This article discusses the possible impact of global crisis on the economic and social rights of Palestinian refugees in host Arab countries. While the impact of global crisis is not felt only by refugees, this article will only address the case of Palestinian refugees in the Arab states that host the majority of Palestinian refugees; that is, in Egypt, Jordan, Lebanon, and Syria.
Historically speaking, crisis (political, economic and social) at the national, regional and international levels has had a negative impact on Palestinian refugees, not only in terms of political enforcement but also in terms of their legal recognition. Accordingly, there are no grounds to believe things will be different with the current global financial crisis. It may even be worse, given the natural increase in the number of Palestinian refugees in Arab countries and, accordingly, in their needs.
The reasons behind this difficult situation will be discussed in detail, including what is commonly referred to as the ‘protection gap’ for Palestinian refugees in host Arab states, on the international and regional level; the lack of clear legal texts providing and protecting basic rights; and the inclusion of discriminatory legal texts in the constitutions of Arab states. These matters may partly explain why the status of rights for Palestinian refugees in host Arab states is more fragile than for other categories of persons.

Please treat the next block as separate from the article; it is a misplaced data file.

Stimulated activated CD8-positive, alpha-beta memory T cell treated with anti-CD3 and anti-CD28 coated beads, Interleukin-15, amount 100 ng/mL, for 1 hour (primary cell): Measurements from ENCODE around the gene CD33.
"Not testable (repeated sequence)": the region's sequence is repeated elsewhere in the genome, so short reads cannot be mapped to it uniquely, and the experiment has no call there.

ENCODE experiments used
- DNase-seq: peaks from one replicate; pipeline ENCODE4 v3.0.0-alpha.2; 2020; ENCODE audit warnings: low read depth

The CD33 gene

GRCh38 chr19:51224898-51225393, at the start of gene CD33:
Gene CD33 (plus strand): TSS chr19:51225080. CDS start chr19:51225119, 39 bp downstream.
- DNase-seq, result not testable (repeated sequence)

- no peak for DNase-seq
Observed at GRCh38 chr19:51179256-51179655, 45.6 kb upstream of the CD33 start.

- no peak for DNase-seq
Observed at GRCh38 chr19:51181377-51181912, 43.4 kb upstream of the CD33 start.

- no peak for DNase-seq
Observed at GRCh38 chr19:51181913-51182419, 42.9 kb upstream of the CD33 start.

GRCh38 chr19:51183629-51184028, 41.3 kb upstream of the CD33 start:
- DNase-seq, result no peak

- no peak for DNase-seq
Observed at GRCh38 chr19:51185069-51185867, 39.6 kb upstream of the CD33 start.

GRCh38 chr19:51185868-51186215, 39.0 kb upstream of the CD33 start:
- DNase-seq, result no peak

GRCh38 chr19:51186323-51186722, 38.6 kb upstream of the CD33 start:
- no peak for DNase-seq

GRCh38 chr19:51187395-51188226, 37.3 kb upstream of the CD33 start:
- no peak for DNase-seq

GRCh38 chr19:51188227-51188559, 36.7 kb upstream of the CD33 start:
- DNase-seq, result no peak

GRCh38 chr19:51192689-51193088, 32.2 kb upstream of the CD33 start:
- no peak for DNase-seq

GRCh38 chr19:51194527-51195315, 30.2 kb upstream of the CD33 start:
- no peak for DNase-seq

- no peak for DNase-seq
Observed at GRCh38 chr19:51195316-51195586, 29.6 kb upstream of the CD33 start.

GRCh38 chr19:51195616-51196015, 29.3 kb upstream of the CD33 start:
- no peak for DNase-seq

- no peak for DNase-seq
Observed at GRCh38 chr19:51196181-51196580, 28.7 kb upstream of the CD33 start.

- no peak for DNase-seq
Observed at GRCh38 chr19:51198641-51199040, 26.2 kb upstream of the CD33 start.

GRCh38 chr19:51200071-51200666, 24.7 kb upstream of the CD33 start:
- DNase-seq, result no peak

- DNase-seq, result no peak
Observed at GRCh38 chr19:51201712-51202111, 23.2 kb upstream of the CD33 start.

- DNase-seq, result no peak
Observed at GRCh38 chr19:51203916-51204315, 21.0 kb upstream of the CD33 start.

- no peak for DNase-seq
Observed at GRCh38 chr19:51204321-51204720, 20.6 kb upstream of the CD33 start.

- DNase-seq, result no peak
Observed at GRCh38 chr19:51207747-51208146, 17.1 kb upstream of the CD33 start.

This article will also argue that political enforcement, effectuated by concerned countries or by international organizations, without legal recognition gives such actions the status of charitable acts, rather than the fulfillment of legal obligations. It is only in the case of legal obligations that rights become justiciable and states, as much as international organizations, become accountable. The nature of assistance provided to Palestinian refugees by concerned states proves that it is far from being considered as their legal obligation. As a consequence, such assistance is dependent on the resources and political willingness of donor communities for voluntary contributions. Accordingly, the negative impact of the financial crisis will be felt by Palestinian refugees, and donor communities are likely to offer humanitarian aid rather than development.
Finally, the article argues that the deterioration in the global economic context is no justification for states – whatever their level of income – to compromise on their fundamental human rights obligations. In such times it is even more important that states guarantee minimum essential levels of human rights; take deliberate measures targeted at the most vulnerable; avoid measures that are retrogressive or discriminatory; and orient public policy towards the progressive realization of the rights of the whole population through the equitable distribution of available resources.
Keywords: #Palestinian_Refugees; #Host_Arab_countries; #Lebanon; #Jordan; #Syria; #Right_of_return; #human_rights.
Khalil, Asem. “Socioeconomic Rights of Palestinian Refugees in Arab Countries.” (2011) International Journal of Refugee Law 4, 680-719.
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